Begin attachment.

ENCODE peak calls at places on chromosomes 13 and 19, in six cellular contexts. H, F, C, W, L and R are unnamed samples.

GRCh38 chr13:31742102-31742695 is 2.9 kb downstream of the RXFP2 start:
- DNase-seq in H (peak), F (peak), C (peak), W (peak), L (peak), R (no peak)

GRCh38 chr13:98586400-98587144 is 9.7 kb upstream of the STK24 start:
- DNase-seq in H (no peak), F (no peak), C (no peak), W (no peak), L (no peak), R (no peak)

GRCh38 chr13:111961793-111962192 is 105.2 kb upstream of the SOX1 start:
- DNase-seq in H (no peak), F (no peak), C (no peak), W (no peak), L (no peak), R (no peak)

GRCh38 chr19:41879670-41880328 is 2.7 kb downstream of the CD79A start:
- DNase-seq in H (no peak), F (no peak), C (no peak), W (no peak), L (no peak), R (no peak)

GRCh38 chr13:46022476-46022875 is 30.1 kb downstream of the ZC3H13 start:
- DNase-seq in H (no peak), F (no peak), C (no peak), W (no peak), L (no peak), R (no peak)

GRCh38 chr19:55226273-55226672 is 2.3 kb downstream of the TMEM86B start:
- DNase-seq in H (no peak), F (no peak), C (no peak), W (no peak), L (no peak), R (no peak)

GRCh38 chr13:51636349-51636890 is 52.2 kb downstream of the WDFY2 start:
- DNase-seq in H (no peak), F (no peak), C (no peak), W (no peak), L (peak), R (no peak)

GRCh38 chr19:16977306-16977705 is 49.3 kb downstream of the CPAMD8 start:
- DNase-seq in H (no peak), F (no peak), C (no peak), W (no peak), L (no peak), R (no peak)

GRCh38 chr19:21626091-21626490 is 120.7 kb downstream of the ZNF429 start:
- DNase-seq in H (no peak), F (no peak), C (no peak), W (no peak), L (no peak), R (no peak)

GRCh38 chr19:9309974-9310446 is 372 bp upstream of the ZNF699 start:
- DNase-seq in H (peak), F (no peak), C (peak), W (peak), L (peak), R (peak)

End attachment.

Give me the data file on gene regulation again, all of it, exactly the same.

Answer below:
ENCODE peak calls at places on chromosomes 13 and 19, in six cellular contexts. H, F, C, W, L and R are unnamed samples.

GRCh38 chr13:31742102-31742695 is 2.9 kb downstream of the RXFP2 start:
- DNase-seq in H (peak), F (peak), C (peak), W (peak), L (peak), R (no peak)

GRCh38 chr13:98586400-98587144 is 9.7 kb upstream of the STK24 start:
- DNase-seq in H (no peak), F (no peak), C (no peak), W (no peak), L (no peak), R (no peak)

GRCh38 chr13:111961793-111962192 is 105.2 kb upstream of the SOX1 start:
- DNase-seq in H (no peak), F (no peak), C (no peak), W (no peak), L (no peak), R (no peak)

GRCh38 chr19:41879670-41880328 is 2.7 kb downstream of the CD79A start:
- DNase-seq in H (no peak), F (no peak), C (no peak), W (no peak), L (no peak), R (no peak)

GRCh38 chr13:46022476-46022875 is 30.1 kb downstream of the ZC3H13 start:
- DNase-seq in H (no peak), F (no peak), C (no peak), W (no peak), L (no peak), R (no peak)

GRCh38 chr19:55226273-55226672 is 2.3 kb downstream of the TMEM86B start:
- DNase-seq in H (no peak), F (no peak), C (no peak), W (no peak), L (no peak), R (no peak)

GRCh38 chr13:51636349-51636890 is 52.2 kb downstream of the WDFY2 start:
- DNase-seq in H (no peak), F (no peak), C (no peak), W (no peak), L (peak), R (no peak)

GRCh38 chr19:16977306-16977705 is 49.3 kb downstream of the CPAMD8 start:
- DNase-seq in H (no peak), F (no peak), C (no peak), W (no peak), L (no peak), R (no peak)

GRCh38 chr19:21626091-21626490 is 120.7 kb downstream of the ZNF429 start:
- DNase-seq in H (no peak), F (no peak), C (no peak), W (no peak), L (no peak), R (no peak)

GRCh38 chr19:9309974-9310446 is 372 bp upstream of the ZNF699 start:
- DNase-seq in H (peak), F (no peak), C (peak), W (peak), L (peak), R (peak)